This approach is extremely computationally efficient, as there is no additional sampling required to determine this estimate of the full covariance matrix. However, the noise sampled variances may lead to poorly defined covariance matrices, therefore the variances are smoothed to follow the function defined in Equation 14 of the derivation. This leads to the covariance matrix shown for our LLZO simulation in the figure below.

[11]:

data = np.load('_static/cov.npz')
dt = data['dt']
cov = data['cov']

plt.subplots(figsize=(6, 4.9))
plt.contourf(*np.meshgrid(dt, dt), cov, levels=20)
plt.xlabel('$\Delta t_n$/ps')
plt.ylabel('$\Delta t_{n+m}$/ps')
plt.axis('equal')
plt.colorbar(label=r'$\mathrm{cov}' + r'(\langle \mathbf{s}^2(\Delta t_n) \rangle, ' + r'\langle \mathbf{s}^2(\Delta t_{n+m}) \rangle)$')
plt.show()


## Modelling a Gaussian process#

The determination of the variance in the mean-squared displacement and estimation of the full covariance matrix allows the mean-squared displacement to be described as a covariant Gaussian process, and therefore we can define it with a scipy.stats.multivariate_normal object.

[12]:

gp = multivariate_normal(mean=msd, cov=cov, allow_singular=True)


This object, in theory, allows us to simulate potential trajectories that could be observed in our simulation were repeated. In the plot below, we compare such a simulation from the Gaussian process produced from the full covariance matrix with that produced when there only the diagonal terms are defined (i.e. only the variances for each mean-squared displacement).

[13]:

gp_wls = multivariate_normal(
mean=msd, cov=np.diag(cov.diagonal()), allow_singular=True)

plt.plot(dt, gp.rvs(1).T, label='GLS', c='#0173B2')
plt.plot(dt, gp_wls.rvs(1).T, label='WLS', c='#029E73')
plt.legend()
plt.ylabel('MSD/Å$^2$')
plt.xlabel('$\Delta t$/ps')
plt.xlim(0, 14.5)
plt.ylim(0, 14.5)
plt.show()


The erratic changes in the mean-squared displacement that is observed in the plot with only the variances defined are unphysical when we consider the correlation thought experiment above.

## Likelihood sampling a Gaussian process#

As mentioned above, this process aims to determine the diffusion coefficient and ordinate offset, and their model variance, by fitting the Einstein relation. In kinisi, we use Markov chain Monte Carlo (MCMC) posterior sampling to perform this, using the emcee package. To perform this, we define a log_posterior function, that imposes a Bayesian prior probability that the diffusion coefficient must be positive.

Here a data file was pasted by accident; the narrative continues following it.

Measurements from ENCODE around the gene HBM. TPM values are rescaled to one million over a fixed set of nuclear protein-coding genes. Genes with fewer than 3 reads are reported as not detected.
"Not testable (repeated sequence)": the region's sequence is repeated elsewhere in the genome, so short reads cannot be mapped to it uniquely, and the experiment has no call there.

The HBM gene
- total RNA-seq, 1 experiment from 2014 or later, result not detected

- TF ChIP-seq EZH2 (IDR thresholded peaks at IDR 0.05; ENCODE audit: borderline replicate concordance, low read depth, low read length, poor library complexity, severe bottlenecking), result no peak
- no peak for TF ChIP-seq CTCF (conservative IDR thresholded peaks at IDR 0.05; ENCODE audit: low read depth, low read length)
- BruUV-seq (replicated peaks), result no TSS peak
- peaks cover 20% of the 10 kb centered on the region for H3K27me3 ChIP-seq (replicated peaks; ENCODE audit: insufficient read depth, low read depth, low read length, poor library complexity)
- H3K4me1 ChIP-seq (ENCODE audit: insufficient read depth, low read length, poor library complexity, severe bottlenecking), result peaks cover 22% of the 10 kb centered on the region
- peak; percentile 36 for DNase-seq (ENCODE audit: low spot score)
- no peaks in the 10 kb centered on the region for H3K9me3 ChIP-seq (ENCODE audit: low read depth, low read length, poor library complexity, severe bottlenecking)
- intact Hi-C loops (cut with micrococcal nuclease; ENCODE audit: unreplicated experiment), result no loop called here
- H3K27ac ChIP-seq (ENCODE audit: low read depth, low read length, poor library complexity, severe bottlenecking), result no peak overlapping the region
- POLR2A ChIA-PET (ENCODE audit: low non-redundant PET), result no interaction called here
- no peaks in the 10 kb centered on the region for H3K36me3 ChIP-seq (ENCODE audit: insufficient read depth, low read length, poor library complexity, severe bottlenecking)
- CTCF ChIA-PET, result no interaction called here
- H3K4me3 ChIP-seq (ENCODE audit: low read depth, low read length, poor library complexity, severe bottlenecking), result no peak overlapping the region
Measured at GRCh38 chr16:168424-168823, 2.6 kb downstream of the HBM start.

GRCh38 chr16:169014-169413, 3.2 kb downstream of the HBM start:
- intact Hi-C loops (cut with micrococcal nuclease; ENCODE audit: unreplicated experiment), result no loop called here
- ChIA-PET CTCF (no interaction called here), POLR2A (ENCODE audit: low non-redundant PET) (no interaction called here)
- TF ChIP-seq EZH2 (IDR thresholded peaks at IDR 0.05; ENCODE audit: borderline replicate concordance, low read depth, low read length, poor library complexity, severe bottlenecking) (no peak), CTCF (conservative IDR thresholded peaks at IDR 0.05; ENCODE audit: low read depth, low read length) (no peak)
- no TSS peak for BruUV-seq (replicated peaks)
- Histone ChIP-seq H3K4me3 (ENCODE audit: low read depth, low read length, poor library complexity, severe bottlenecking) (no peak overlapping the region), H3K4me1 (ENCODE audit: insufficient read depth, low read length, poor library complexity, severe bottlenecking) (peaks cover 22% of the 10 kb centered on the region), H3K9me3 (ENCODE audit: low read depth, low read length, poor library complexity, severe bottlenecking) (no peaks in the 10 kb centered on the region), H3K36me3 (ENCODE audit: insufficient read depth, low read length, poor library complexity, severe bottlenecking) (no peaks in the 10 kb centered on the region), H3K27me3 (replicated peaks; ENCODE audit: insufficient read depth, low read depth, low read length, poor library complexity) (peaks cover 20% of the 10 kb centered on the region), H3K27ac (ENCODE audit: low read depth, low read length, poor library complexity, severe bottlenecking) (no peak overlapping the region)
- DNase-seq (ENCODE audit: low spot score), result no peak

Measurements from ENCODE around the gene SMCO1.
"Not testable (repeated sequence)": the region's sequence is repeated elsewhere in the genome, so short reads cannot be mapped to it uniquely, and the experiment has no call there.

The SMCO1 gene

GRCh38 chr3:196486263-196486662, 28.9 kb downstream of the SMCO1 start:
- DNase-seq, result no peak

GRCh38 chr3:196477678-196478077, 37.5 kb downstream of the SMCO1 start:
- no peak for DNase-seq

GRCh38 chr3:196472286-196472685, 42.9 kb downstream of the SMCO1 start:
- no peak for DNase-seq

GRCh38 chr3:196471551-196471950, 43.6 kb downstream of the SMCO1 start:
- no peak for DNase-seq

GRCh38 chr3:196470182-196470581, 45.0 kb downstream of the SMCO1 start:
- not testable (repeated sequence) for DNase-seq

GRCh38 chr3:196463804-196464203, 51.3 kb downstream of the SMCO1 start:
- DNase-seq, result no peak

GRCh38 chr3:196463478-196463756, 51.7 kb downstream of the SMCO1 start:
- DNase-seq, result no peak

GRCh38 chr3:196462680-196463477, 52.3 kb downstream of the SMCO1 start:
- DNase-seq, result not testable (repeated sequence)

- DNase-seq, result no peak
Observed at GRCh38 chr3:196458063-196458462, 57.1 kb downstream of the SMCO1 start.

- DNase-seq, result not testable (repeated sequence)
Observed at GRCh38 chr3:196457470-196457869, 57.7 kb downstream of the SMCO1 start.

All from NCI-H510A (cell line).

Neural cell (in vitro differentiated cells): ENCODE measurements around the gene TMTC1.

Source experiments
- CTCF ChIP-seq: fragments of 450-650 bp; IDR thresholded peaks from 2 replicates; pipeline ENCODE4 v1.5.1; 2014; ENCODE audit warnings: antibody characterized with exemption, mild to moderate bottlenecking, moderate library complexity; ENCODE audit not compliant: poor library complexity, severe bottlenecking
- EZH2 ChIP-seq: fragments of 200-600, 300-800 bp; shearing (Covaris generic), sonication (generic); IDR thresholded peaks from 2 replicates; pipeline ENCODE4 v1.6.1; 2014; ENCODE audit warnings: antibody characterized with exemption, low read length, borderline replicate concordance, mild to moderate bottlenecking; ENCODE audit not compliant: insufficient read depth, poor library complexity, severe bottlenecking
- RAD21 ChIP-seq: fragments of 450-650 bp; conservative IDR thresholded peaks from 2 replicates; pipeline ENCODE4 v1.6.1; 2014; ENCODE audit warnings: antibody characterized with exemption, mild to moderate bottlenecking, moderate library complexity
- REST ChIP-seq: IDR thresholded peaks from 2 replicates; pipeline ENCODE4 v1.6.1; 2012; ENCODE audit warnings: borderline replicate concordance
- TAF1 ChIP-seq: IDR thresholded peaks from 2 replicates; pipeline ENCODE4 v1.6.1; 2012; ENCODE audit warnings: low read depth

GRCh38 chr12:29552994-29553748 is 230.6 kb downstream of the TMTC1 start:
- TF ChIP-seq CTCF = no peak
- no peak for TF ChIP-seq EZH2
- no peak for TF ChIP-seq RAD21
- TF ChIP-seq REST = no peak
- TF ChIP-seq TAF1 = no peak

[14]:

def log_posterior(theta: np.ndarray) -> float:
"""
Get the log likelihood for multivariate normal distribution.

:param theta: Value of the gradient and intercept of the straight line.

:return: Log-likelihood value.
"""
if theta[0] < 0:
return -np.inf
model = dt * theta[0] + theta[1]
logl = gp.logpdf(model)
return logl


Then we can use a minimisation routine to determine maximum a posteriori values for the gradient and intercept.

[15]:

def nll(*args) -> float:
"""
General purpose negative log-likelihood.

:return: Negative log-likelihood
"""
return -log_posterior(*args)

max_post = minimize(nll, [1, 0]).x

/home/docs/checkouts/readthedocs.org/user_builds/kinisi/envs/latest/lib/python3.7/site-packages/scipy/optimize/_numdiff.py:557: RuntimeWarning: invalid value encountered in subtract
df = fun(x) - f0

[16]:

print(f'MAP: m = {max_post[0]:.3f}, c = {max_post[1]:.3f}')

MAP: m = 0.811, c = 0.844


After determining the maximum a posteriori, we can use emcee for sampling with 32 walkers for 1000 samples (with a 500 sample burn-in, which we discard in producing the flatchain).

[17]:

pos = max_post + max_post * 1e-3 * np.random.randn(32, max_post.size)

sampler = EnsembleSampler(*pos.shape, log_posterior)
sampler.run_mcmc(pos, 1000 + 500, progress=False)


The diffusion coefficient (in units of cm2s-1) is found by dividing the gradient by 60000).

[18]:

flatchain[:, 0] /= 60000


We can then visualise these samples as a corner plot.

[19]:

corner(flatchain, labels=['$D$/cm$^2$s$^{-1}$', '$D_{\mathrm{offset}}$/Å$^2$'])
plt.show()


It is also possible to visualise this as a traditional mean-squared displacement plot with credible intervals of the Einstein relation values.

[20]:

credible_intervals = [[16, 84], [2.5, 97.5]]
alpha = [0.8, 0.4]

plt.errorbar(dt, msd, msd_std, color='#a9a9a9')
distribution = flatchain[
:, 0] * 60000 * dt[:, np.newaxis] + flatchain[:, 1]
for i, ci in enumerate(credible_intervals):
plt.fill_between(dt,
*np.percentile(distribution, ci, axis=1),
alpha=alpha[i],
color='#0173B2',
lw=0,
zorder=10)
plt.ylabel('MSD/Å$^2$')
plt.xlabel('$\Delta t$/ps')
plt.xlim(0, 14.5)
plt.ylim(0, 13.5)
plt.show()